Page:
New immunotherapeutics aren’t working well when combined with standard forms of care

A newly published article in the journal Science Translational Medicine has questioned the merits of treating prostate cancer patients with immunotherapies while they are simultaneously being treated with medical forms of castration (androgen deprivation therapy or ADT), chemotherapy, and/or radiation therapy.

There is strong logic behind this argument. We know that radiation therapy, chemotherapy, and medical forms of ADT (as opposed to surgical forms of ADT, i.e., orchiectomy) all suppress the immune system to some degree and are therefore acting contrary to the concept of boosting immune function that underlies immunotherapy. However, at least in man (as opposed to in laboratory tests and animal studies), we have very limited data as to the effectiveness of any immunotherapies used to date in the management of prostate cancer when they are initiated on their own.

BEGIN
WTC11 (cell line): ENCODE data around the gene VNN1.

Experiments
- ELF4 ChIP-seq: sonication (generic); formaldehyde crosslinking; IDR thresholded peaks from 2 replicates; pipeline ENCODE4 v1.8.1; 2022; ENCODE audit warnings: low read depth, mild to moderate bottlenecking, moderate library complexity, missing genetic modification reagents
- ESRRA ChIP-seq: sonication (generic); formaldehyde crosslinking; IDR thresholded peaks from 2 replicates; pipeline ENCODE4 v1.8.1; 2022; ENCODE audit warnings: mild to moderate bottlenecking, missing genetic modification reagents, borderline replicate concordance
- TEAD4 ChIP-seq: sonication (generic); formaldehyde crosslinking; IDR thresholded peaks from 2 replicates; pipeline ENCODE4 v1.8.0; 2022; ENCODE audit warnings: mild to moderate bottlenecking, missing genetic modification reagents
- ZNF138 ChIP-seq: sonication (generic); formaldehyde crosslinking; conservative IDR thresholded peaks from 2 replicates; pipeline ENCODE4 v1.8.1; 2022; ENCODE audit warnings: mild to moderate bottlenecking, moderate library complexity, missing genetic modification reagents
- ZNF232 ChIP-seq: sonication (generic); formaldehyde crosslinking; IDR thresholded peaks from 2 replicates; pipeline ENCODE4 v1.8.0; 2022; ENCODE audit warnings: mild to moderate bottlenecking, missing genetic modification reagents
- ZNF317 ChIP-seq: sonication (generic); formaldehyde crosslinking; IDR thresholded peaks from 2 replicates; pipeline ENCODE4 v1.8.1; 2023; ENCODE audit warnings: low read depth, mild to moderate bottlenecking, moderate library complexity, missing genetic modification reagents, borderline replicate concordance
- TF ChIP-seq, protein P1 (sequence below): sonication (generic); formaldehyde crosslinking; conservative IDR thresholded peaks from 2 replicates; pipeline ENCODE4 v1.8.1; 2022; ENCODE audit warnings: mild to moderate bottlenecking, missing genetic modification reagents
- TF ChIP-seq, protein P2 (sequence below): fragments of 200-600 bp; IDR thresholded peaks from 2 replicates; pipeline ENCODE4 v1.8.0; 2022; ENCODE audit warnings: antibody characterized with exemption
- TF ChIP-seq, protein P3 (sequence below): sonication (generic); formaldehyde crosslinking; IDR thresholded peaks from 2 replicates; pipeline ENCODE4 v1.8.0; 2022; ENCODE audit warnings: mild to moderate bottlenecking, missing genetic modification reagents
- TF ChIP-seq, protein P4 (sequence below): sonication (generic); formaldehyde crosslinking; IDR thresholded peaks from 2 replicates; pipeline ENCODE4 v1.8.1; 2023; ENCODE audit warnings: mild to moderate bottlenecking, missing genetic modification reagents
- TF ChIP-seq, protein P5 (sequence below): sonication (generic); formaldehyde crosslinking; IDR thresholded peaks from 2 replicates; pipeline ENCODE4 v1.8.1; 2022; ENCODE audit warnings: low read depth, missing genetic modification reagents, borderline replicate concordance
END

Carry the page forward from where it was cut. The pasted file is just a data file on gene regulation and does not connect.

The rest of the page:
The paper by Yu et al. — and a supporting media release from the University of Texas Southwestern Medical Center — base their argument on data from mouse models of prostate cancer treatment, but turning such a premise into a medically effective strategy for prostate cancer treatment and care of real prostate cancer patients in the real world is probably going to be a great deal more difficult.

There is no doubt that the timing of immunotherapy is a key factor in how well it is likely to work in the treatment of prostate cancer. If immunotherapy was going to work really well, one might expect the optimal use to be shortly after first-line treatment of men with intermediate- and high-risk prostate cancers, when boosting the immune system might reasonably be expected to lead to the elimination of any residual cancer cells or clones. Unfortunately — at least to date — we have not seen this type of major response in either the large Phase III trials conducted to seek approval for some types of immunotherapy or in other smaller trials.

By the time men have demonstrably metastatic disease, we also have limited data to demonstrate the impact of immunotherapeutic agents used on their own in the treatment of later stage forms of prostate cancer. By contrast, we have excellent data from the STAMPEDE and the CHAARTED trials that very clearly demonstrate the benefits of combining ADT with chemotherapy and radiation (although it is absolutely true that almost all such patients will relapse again at some point in the future).

The senior author of the new paper, Dr. Xang-Xin Fu of the University of Texas Southwestern Medical Center, is quoted as stating that: